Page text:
At a time where research funding is become increasingly more competitive, I am delighted with the success of our scientists in obtaining fellowships and grants totalling more than $9 million in the recent rounds of NHMRC funding.

I wish to congratulate Professors Naomi Wray, Peter Visscher and Pankaj Sah on being awarded prestigious Senior Principal and Principal Research Fellowships, 3 of only 7 awarded across UQ. In addition, QBI received $5.5 million in NHMRC funding for 11 project grants, which was an excellent achievement and at twice the success rate of that achieved nationwide. Equally important was the outstanding success of our younger scientific stars, Drs Allan McRae and Beben Benyamin who were awarded prestigious Career Development Fellowships (2 of 58 across Australia) and William Harrison and Robert Power in obtaining the equally prestigious Early Career Fellowships.

In addition to the NHMRC fellowship success, Professor Justin Marshall was recently awarded the ARC’s most prestigious fellowship, the Laureate Fellowship, 1 of only 16 awarded across Australia. This was in recognition of his pioneering work in discovering the neuroscientific basis of vision in marine animals, which is impacting on our understanding of human vision and being used to develop innovative devices to record visual information. Some of these discoveries are highlighted in this edition of Neuroscience News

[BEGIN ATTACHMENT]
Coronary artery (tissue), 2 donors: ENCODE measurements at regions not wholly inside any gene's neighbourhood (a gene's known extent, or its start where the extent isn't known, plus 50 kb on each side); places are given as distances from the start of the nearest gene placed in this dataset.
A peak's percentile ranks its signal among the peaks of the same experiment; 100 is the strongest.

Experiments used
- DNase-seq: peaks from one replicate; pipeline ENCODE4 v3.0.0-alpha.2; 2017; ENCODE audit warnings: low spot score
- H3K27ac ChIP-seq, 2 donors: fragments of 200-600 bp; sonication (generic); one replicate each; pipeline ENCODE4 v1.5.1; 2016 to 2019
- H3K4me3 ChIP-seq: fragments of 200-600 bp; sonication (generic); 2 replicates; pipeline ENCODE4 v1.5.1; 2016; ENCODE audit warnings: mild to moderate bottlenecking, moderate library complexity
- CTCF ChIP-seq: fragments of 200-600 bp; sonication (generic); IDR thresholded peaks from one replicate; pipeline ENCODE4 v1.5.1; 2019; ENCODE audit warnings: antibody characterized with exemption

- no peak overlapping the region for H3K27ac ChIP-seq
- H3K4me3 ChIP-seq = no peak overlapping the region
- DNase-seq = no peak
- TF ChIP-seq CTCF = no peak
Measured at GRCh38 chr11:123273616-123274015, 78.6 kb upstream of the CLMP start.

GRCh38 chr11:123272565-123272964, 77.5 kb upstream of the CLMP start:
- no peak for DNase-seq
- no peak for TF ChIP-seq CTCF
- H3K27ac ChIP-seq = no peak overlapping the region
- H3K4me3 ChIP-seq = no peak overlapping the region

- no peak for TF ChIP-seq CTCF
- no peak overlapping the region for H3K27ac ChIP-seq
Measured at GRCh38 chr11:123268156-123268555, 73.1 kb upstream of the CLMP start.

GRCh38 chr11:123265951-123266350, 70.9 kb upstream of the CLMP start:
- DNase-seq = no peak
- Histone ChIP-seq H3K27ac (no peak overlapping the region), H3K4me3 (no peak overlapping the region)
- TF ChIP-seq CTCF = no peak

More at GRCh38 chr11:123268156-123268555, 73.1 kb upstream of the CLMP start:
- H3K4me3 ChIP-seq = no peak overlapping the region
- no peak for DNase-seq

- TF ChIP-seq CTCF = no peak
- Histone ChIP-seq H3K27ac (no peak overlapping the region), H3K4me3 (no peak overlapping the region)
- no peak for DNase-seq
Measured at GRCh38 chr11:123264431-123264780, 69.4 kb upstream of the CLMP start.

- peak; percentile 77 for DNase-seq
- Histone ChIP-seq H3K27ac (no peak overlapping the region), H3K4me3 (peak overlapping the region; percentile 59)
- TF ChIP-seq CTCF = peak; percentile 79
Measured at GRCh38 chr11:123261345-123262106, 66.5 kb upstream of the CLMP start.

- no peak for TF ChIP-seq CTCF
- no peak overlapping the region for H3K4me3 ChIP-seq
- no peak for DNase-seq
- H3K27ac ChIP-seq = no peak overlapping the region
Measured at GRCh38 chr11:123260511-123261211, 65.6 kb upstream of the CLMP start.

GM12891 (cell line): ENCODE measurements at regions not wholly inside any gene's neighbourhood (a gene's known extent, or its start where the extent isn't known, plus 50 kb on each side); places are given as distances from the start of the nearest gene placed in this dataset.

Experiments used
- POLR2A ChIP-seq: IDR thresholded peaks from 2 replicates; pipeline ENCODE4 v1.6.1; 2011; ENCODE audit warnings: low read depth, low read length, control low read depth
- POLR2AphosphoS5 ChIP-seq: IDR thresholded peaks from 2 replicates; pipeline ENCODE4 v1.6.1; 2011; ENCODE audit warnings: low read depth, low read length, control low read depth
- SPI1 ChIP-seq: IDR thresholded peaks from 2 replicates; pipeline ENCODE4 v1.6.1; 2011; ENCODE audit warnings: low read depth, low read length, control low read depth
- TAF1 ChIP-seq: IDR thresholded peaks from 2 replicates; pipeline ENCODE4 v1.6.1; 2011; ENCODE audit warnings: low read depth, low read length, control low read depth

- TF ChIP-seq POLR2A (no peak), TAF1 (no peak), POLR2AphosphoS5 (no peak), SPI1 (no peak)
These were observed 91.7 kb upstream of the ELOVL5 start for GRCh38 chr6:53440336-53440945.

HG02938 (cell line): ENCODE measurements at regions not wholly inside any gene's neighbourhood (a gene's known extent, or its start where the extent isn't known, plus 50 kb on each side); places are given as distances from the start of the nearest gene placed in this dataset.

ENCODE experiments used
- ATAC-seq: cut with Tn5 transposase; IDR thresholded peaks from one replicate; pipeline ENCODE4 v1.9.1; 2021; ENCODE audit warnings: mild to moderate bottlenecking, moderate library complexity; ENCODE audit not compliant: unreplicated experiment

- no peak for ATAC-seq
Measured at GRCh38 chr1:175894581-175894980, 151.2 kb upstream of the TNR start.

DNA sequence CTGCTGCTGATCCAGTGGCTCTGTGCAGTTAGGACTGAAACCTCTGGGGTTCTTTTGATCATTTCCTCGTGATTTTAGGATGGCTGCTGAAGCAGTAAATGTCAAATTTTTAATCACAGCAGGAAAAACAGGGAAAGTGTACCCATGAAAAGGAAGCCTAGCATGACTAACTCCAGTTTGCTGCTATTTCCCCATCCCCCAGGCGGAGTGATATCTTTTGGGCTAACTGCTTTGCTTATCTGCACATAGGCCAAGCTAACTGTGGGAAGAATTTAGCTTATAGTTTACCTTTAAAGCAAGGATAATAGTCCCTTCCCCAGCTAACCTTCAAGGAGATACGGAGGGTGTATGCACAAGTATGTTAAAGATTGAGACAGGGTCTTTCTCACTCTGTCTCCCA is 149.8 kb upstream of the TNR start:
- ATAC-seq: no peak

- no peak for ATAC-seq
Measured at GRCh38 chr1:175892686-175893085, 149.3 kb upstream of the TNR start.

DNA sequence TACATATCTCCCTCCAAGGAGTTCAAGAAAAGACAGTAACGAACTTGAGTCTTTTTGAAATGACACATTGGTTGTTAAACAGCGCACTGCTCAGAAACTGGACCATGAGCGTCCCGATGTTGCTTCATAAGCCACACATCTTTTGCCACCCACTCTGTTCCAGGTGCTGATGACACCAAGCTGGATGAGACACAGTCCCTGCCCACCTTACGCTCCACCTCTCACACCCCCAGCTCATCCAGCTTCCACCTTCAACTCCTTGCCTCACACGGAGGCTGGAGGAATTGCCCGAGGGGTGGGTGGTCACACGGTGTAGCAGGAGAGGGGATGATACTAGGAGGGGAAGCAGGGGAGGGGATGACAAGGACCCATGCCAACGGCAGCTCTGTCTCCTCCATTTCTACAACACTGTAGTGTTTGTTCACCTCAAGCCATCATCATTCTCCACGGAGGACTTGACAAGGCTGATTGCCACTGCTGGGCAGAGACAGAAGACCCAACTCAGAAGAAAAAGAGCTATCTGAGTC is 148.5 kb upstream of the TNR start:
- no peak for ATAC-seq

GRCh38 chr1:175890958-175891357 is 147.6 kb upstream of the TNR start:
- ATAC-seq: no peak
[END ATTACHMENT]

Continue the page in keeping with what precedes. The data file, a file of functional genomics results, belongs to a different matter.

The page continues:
Other achievements of our younger scientists include: PhD student Karly Turner’s selection as a 2014 Chapter Travel Award recipient for the Society for Neuroscience Meeting in Washington; Honours students James Cleland and Jessica McFadyen each received awards for Best Oral Presentations at the UQ Undergraduate Research Con-ference; and Honours student Zala Skrbis was awarded People’s Choice in the UQ Undergraduate Research Conference 3-minute thesis competition.

Finally, I want to highlight the work of Professor Bryan Mowry, which contributed to the world’s largest molecular genetic study into a psychiatric disorder. Mowry and his colleagues’ work, published in Nature, uncovered over 100 locations across the human genome that are strongly associated with schizophrenia.

As always, I am deeply grateful for your ongoing support of the Institute and I look forward to you visiting the Institute to see at first-hand the research discoveries of our scientists.

Professor Perry Bartlett FAA
Director, Queensland Brain Institute